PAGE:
10 Techniques to Successfully Overcome Procrastination
Techniques to Successfully Overcome Procrastination
Posted Jul 20, 2009
I am an information addict. My nemesis: blogs full of productivity systems that claim to make you do more today than ever before. Of course, I fall right into the trap and read these articles for hours at a time (and feel quite studious because I’m “learning”), but then I look at the clock and realize that there is no way that today will be my most productive. It’s a vicious cycle for an information addict.
I recently realized that what has helped me to be most productive has never really changed. In particular, there are 10 key methods that work for me and have been working all along. I just like the fancy productivity system names and thought something better may exist in the internet abyss.
1. Link Filtering
Don’t click on the links! Once you start clicking and digging deeper into a topic, you lose focus and energy. If you feel a link is incredibly valuable, bookmark it. I find that I rarely go back to most of the links that I bookmark, which means lots of time saved!
2. E-Mail Naps
Take care of your e-mail program — turn off its constant buzzing and even the number that appears on your desktop of unread messages. Let your email rest. When I am working, I quit my e-mail program and write e-mails that I would like to send in plain text documents saved with the subject of the e-mail. Then, I send the e-mails all at once when I complete a chunk of my work.
Focus on one task at a time. If the task you are working on is part of a larger project, define a specific goal for that period of time (e.g., read 10 pages or brainstorm ideas for book title). I write the goal on a post-it note and leave it next to me while I’m working.
4. Clear your Desktop
Clearing your desktop allows you to focus on one project without distraction from piles of papers or other nicknacks.
5. Take Mini-Breaks
When you begin to lose focus, take a 5-15 minute break away from your work area. Do something totally unrelated to work (e.g., take a quick walk, create a cute label, eat some fruit, listen to music, stretch).
6. Do what you DON’T want to do FIRST
It’s yucky — I know. But afterwards the feeling of success is enough to energize you through the rest of your day.
7. Be Enthusiastic
When you were in school, did you learn the most from teachers who were enthusiastic about the subject matter or the teachers who fell asleep while talking about the same math concept for the 4th time that day? Even if you are counting pennies, bring positive energy to the task. Use positive self-talk and convince yourself that what you are doing is fun. If you’re writing, use a favorite pen. I use a bright colored sharpie when I’m writing and it does the trick! The key is to cognitively trick yourself into thinking what you’re doing is just wonderful. (Now you can see why I want to go into psychology!)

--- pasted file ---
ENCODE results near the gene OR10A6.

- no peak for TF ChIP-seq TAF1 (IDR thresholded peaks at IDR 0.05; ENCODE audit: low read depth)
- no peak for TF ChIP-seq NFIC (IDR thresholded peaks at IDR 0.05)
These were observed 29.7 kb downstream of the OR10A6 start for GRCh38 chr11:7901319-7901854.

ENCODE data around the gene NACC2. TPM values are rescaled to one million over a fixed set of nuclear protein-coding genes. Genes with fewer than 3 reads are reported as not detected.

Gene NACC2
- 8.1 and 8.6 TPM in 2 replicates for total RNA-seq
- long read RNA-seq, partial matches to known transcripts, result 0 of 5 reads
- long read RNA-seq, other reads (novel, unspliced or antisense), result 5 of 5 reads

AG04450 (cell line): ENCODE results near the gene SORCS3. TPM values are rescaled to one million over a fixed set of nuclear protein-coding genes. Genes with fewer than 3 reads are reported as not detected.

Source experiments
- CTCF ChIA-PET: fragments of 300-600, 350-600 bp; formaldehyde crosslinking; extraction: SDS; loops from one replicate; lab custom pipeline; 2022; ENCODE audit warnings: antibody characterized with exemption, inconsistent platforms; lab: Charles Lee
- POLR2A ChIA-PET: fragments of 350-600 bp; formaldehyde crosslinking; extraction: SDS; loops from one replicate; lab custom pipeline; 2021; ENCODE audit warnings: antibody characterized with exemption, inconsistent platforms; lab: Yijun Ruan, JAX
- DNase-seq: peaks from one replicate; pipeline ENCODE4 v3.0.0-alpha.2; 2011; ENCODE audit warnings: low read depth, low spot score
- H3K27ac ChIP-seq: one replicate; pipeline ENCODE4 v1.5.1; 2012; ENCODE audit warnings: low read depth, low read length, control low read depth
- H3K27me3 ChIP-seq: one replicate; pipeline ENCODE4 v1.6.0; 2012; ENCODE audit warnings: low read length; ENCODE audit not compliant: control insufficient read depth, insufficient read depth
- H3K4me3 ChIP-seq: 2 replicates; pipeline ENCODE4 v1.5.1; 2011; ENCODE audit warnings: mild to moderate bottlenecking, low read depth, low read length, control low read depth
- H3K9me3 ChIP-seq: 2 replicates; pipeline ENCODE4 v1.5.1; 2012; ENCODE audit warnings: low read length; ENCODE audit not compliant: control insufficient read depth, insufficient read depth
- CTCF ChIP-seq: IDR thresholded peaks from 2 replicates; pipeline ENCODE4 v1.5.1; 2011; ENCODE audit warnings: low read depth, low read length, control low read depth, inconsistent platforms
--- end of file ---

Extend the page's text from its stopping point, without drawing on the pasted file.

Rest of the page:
8. Reward Yourself
Sounds wonderful, but most of us probably don’t do it on a consistent basis. It’s a great incentive to push forward with a project. Create a reward system and you’ll be a bit more motivated to put one foot in front of the other.
9. Relabel “Procrastination”
We all find ourselves procrastinating and it makes most people pretty upset with themselves. It’s important to switch your mindset to something more positive. For example, you’ve been surfing the internet and browsing different online bookstores. You went online to find one book and then an hour later you haven’t found the book and feel as if you’ve been roaming aimlessly. You can get upset with yourself OR you can label that time as a break that you needed so that you can reenergize and move forward. You have the power to take control of the negative emotions you feel brewing and re-assess the situation from a positive mindset.
10. Let go of Perfection
Embracing imperfection is a struggle. We often delay acting on something because we want to do it perfectly. Rationally, we know nothing is perfect; however, it’s difficult to find the balance between doing something perfectly and not doing something at all. We need to leave our comfort zone and be okay doing something “good enough.” That in of itself is probably the largest hurdle to overcome.
What techniques work for you? Do you have difficulty doing something that you know is not going to be “perfect?” Or…. do you never procrastinate and do everything perfectly– oh goodness I hope no one like that exists!
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--> P.S. The links above do not count towards link filtering :)! Please click away on those links!!